• For every wild Atlantic salmon in the sea, there are more than 200 farmed Atlantic salmon in open net cages, ‘sharing’ the same coastal waters. Recent scientific research indicates that impacts of parasites, pollution and disease from salmon farming on the coastal environment and wildlife may be far greater than previously assessed, and may even affect migratory salmonids much further away than the immediate locality of the salmon farm.

Spring salmon

Spring salmon

• Despite international pressure to put an end to mixed stocks drift and coastal netting, and the continuing decline in killing salmon by anglers, the number of wild salmon killed by human exploitation in the bio-region remains too high for a species under pressure of extinction.

In 2013 for example, one Scottish coastal mixed stocks net fishery killed 7,159 salmon and grilse, while the total number of salmon killed by nets and fixed engines in England and Wales in the same year was 24% above the average of the previous five years.

• The SALSEA project demonstrated that wild Atlantic salmon swim alongside and within shoals of horse mackerel and herring. We therefore know for certain that some salmon, at different stages of their marine phase, are being accidentally caught up in the nets of commercial trawlers. We now need to know the extent of that by-catch, as well as where and when it takes place.

If it is found that the impacts on wild Atlantic salmon stocks are significant, AST will use its position as a full Executive Committee member of the EU’s Pelagic Advisory Council (PELAC) to influence fisheries policy in the direction of salmon conservation.



November 8th, 2014

Some Thoughts about Priorities for Action.

Thinking about Finavon, the South Esk, the East Coast of Scotland, the southern range of wild Atlantic salmon, and the North Atlantic Ocean as the salmon’s bio-region, is to follow the migration of our very own salmon from their juvenile time in upland burns of the S Esk catchment to the rich feeding grounds (or maybe not so rich) in the Ocean itself. It is not fanciful to think globally in this way. Indeed, I would argue that to fail to do so inhibits our aspirations to return our salmon rivers to the abundance of the 1970s. We have to think and act in recognition of the whole life of our salmon. I cannot make a wake-up call on my own. I need supporters, colleagues and partners to recognise that spending most of our resources on the 5% of fish that get back to our rivers is to ignore the 95% that die at sea. I want to see a far better balance of effort and resources than we have at present.

Dolphins killing salmon 1

Dolphins predating on salmon in the Moray Firth. These salmon were waiting in the dangerous inshore waters for a spate to draw them into their rivers. WEemust assess such risks as part of fishery management.

In preparation for forthcoming meetings with American and Canadian colleagues I want to indicate two or three projects which would benefit from an injection of programme funding. I don’t want to overload you with a lot of reading, but I decided to include a couple of attachments to give you a feel for our new strategy, which concentrates mainly on the marine environment.

AST is committed to a ‘Big Picture’ approach to salmon conservation. By that we mean wild Atlantic salmon throughout their lives in all parts of the North Atlantic Ocean. We treat salmon as pelagic fish that interact with other species throughout their marine phase. We cannot treat them in isolation, as has been the tendency until recently.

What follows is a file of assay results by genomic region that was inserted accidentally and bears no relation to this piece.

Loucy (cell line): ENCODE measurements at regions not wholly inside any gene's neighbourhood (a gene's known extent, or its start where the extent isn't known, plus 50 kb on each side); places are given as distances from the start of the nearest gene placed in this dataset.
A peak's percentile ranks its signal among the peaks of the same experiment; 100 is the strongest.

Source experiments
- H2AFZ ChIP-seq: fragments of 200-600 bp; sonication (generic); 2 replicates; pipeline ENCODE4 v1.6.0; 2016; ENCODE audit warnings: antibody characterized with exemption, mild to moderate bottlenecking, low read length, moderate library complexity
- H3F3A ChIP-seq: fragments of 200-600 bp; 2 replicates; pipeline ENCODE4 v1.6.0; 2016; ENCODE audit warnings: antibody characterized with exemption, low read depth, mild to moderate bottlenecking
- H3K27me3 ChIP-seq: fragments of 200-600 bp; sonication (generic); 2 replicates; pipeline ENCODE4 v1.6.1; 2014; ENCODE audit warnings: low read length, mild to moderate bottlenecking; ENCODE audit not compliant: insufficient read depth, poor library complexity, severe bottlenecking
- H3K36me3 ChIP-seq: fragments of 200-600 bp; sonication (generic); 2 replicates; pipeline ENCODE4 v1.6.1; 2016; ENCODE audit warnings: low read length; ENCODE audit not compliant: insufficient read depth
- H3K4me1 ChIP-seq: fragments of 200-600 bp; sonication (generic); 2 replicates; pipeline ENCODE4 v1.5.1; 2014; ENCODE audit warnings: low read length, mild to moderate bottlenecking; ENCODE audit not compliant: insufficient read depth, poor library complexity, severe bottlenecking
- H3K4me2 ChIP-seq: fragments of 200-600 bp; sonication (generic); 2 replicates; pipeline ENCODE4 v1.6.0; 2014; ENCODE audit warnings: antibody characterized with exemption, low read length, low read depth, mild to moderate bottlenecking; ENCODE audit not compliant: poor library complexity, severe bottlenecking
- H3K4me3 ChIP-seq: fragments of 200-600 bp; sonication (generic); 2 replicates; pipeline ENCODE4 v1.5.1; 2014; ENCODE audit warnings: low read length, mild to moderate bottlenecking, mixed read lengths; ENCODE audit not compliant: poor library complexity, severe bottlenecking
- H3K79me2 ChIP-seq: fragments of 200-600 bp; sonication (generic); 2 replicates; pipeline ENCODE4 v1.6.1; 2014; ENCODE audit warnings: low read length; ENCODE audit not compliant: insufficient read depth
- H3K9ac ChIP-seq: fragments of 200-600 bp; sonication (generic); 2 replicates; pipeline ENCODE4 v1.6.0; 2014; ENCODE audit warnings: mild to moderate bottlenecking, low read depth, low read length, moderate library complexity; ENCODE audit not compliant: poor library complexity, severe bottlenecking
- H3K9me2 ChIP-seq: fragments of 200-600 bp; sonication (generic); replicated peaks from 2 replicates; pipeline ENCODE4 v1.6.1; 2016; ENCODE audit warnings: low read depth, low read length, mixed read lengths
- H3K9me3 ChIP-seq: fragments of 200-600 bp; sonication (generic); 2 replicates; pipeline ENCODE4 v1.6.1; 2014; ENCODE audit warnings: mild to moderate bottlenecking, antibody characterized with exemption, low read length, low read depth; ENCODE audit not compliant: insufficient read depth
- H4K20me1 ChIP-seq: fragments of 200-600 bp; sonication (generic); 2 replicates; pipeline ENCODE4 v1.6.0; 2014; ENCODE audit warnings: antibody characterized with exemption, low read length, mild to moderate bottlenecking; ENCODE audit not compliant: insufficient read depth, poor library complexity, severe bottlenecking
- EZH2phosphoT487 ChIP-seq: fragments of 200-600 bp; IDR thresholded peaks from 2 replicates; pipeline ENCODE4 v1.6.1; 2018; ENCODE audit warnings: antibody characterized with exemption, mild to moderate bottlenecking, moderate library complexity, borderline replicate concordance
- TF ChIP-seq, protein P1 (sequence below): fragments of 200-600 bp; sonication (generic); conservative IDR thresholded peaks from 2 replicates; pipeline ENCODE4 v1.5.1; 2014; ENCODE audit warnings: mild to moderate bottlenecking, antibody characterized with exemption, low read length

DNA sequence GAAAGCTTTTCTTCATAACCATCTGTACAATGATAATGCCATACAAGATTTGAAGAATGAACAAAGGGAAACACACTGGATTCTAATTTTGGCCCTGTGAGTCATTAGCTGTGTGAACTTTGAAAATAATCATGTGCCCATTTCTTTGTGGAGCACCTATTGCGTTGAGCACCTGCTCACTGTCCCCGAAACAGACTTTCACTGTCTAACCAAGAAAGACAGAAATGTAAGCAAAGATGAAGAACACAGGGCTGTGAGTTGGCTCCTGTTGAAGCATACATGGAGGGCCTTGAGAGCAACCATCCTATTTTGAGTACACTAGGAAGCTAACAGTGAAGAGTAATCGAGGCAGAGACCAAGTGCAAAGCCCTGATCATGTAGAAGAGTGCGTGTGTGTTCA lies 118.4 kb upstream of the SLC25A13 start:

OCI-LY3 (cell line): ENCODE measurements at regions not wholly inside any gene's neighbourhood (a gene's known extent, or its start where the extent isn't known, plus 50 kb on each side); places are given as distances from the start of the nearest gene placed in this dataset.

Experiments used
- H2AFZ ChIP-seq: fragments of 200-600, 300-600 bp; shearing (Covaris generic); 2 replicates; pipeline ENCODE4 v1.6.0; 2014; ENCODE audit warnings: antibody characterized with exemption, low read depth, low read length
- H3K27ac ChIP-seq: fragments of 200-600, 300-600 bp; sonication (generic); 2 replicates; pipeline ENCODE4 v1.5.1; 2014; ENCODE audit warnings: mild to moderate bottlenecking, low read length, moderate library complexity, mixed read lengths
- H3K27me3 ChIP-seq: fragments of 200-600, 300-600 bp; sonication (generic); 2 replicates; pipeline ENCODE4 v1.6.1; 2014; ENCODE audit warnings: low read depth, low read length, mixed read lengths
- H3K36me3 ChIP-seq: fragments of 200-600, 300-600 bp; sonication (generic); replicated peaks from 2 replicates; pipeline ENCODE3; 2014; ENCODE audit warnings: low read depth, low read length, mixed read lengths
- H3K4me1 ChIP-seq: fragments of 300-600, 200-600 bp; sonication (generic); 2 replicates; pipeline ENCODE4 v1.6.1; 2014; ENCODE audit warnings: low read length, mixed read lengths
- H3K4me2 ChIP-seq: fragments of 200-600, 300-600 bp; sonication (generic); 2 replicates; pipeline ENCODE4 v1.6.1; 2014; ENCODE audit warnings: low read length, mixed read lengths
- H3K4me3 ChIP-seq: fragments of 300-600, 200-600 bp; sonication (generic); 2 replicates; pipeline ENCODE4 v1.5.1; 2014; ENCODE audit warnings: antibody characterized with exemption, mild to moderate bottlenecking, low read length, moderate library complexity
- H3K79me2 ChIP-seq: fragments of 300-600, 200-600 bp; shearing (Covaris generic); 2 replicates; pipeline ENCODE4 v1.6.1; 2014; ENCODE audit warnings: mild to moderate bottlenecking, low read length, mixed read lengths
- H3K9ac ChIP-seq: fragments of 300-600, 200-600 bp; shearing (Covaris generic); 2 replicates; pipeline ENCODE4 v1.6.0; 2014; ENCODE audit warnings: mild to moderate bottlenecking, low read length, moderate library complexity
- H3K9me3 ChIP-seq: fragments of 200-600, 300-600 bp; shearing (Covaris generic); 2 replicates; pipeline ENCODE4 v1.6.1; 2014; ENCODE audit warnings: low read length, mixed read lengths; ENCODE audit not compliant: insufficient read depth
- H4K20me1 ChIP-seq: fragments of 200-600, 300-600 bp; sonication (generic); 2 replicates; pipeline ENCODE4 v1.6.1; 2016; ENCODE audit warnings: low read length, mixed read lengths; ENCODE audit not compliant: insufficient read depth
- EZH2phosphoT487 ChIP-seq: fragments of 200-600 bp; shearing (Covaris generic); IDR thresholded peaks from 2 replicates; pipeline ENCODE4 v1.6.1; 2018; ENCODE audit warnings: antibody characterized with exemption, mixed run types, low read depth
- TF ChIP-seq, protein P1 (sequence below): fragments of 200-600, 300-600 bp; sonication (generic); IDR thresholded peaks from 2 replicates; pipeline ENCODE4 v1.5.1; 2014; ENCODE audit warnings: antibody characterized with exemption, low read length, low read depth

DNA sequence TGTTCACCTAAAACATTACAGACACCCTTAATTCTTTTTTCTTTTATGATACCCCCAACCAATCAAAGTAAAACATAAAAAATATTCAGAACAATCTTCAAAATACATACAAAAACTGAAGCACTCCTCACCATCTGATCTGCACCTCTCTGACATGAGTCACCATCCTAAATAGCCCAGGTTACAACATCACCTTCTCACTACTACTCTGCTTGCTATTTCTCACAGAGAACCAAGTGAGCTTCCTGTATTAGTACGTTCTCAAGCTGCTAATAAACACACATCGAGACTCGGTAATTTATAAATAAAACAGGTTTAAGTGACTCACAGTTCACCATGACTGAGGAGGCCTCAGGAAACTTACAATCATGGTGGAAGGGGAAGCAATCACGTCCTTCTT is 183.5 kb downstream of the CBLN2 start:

We therefore recognise that it is essential to work cooperatively across international borders in all parts of the ocean bio-region. We want to concentrate on research and actions which have a prospect of producing measurable outcomes within a reasonable timescale. We are therefore looking closely at areas where human intervention can make a difference to numbers of adult salmon returning to rivers throughout the North Atlantic region.

Our themes include:

1) reducing exploitation, including accidental by-catch

2) removing or adapting obstructions to migrations

3) establishing ‘safe’ migration routes

4) raising public awareness of the predicament of wild Atlantic salmon, including education.

5) influencing development of sustainable aquaculture

6) influencing decision makers in order to benefit salmon conservation

7) initiating international meetings & fora for discussion on key issues, innovation and sharing best practice.

Three projects within these themes which would benefit from US charitable support are:


Innovative E-DNA pilot project to address the problems of accidental by-catch by pelagic trawlers. Our concern is the likelihood that post smolt migrations, relatively densely packed within coastal currents, may be inadvertently caught up in huge purse-seine nets. It is conceivable that the outward migration of a small river catchment could be decimated by pelagic trawlers. (See project proposal on separate attachment)

PROJECT TWO: ‘safe’ migration routes.

Establishing safe migration pathways for salmon between their native river estuaries and their feeding grounds. This project requires building on data from the SALSEA project and subsequent tracking projects to define migration routes prior to negotiating with national and international governments and organisations to agree protocols to reduce poaching & accidental damage to wild salmon stocks.


Feeding grounds off the West Coast of Greenland. We need to find ways of protecting the migration routes of salmon between their home rivers and their feeding grounds – for outward and inward migrations.

PROJECT THREE: post-smolts in estuaries & coastal waters

AST and others are concerned over the high rate of mortality of smolts in the days after they enter the sea. We recognise that the inherent vulnerability of these little fish, weakened by osmo-regulation & local conditions may cause huge variations in survival rates. Research is urgently required to establish what proportions of smolts die from causes such as predation, pollution, dredging, disease, infrastructural obstructions, drought etc in the intertidal zone. If we are able to identify a) the extent of the loss b) the causes we should be able to develop remedial actions.

Rough seas in winter

Rough seas in winter